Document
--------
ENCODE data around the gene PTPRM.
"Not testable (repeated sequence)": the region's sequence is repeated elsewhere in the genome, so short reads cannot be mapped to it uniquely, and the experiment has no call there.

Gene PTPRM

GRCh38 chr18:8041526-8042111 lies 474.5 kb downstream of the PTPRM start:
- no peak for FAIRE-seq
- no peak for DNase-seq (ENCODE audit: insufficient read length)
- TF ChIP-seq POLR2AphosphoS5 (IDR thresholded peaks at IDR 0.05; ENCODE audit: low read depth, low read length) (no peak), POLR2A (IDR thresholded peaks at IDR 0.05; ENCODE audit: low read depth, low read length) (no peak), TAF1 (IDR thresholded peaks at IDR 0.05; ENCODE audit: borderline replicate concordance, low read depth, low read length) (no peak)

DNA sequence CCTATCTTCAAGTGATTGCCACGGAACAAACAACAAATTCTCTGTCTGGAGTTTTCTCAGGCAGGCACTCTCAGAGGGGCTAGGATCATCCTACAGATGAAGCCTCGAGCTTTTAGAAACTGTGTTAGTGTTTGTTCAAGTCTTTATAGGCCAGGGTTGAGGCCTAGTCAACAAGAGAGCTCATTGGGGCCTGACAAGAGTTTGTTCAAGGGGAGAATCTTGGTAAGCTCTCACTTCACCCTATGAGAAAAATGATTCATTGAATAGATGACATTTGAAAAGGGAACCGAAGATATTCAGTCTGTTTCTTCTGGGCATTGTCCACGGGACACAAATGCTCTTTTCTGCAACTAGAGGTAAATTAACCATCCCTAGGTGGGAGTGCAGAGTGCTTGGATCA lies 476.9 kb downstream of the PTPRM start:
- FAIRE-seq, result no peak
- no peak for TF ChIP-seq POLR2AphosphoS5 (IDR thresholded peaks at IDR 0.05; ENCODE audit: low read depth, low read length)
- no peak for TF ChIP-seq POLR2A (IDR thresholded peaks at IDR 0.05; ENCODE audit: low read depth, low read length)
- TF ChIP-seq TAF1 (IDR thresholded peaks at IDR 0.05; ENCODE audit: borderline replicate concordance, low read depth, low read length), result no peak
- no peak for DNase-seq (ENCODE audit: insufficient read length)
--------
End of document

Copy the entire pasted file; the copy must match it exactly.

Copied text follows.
ENCODE data around the gene PTPRM.
"Not testable (repeated sequence)": the region's sequence is repeated elsewhere in the genome, so short reads cannot be mapped to it uniquely, and the experiment has no call there.

Gene PTPRM

GRCh38 chr18:8041526-8042111 lies 474.5 kb downstream of the PTPRM start:
- no peak for FAIRE-seq
- no peak for DNase-seq (ENCODE audit: insufficient read length)
- TF ChIP-seq POLR2AphosphoS5 (IDR thresholded peaks at IDR 0.05; ENCODE audit: low read depth, low read length) (no peak), POLR2A (IDR thresholded peaks at IDR 0.05; ENCODE audit: low read depth, low read length) (no peak), TAF1 (IDR thresholded peaks at IDR 0.05; ENCODE audit: borderline replicate concordance, low read depth, low read length) (no peak)

DNA sequence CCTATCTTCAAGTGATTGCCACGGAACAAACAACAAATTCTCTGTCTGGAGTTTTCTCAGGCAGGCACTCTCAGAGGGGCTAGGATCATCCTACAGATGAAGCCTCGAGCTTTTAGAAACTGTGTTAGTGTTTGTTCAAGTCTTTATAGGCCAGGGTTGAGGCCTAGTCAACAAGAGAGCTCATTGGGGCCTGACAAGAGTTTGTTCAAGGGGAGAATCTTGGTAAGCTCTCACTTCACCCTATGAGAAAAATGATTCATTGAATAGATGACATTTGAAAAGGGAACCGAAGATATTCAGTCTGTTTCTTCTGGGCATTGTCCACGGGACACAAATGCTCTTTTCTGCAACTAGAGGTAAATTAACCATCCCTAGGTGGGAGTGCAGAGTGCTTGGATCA lies 476.9 kb downstream of the PTPRM start:
- FAIRE-seq, result no peak
- no peak for TF ChIP-seq POLR2AphosphoS5 (IDR thresholded peaks at IDR 0.05; ENCODE audit: low read depth, low read length)
- no peak for TF ChIP-seq POLR2A (IDR thresholded peaks at IDR 0.05; ENCODE audit: low read depth, low read length)
- TF ChIP-seq TAF1 (IDR thresholded peaks at IDR 0.05; ENCODE audit: borderline replicate concordance, low read depth, low read length), result no peak
- no peak for DNase-seq (ENCODE audit: insufficient read length)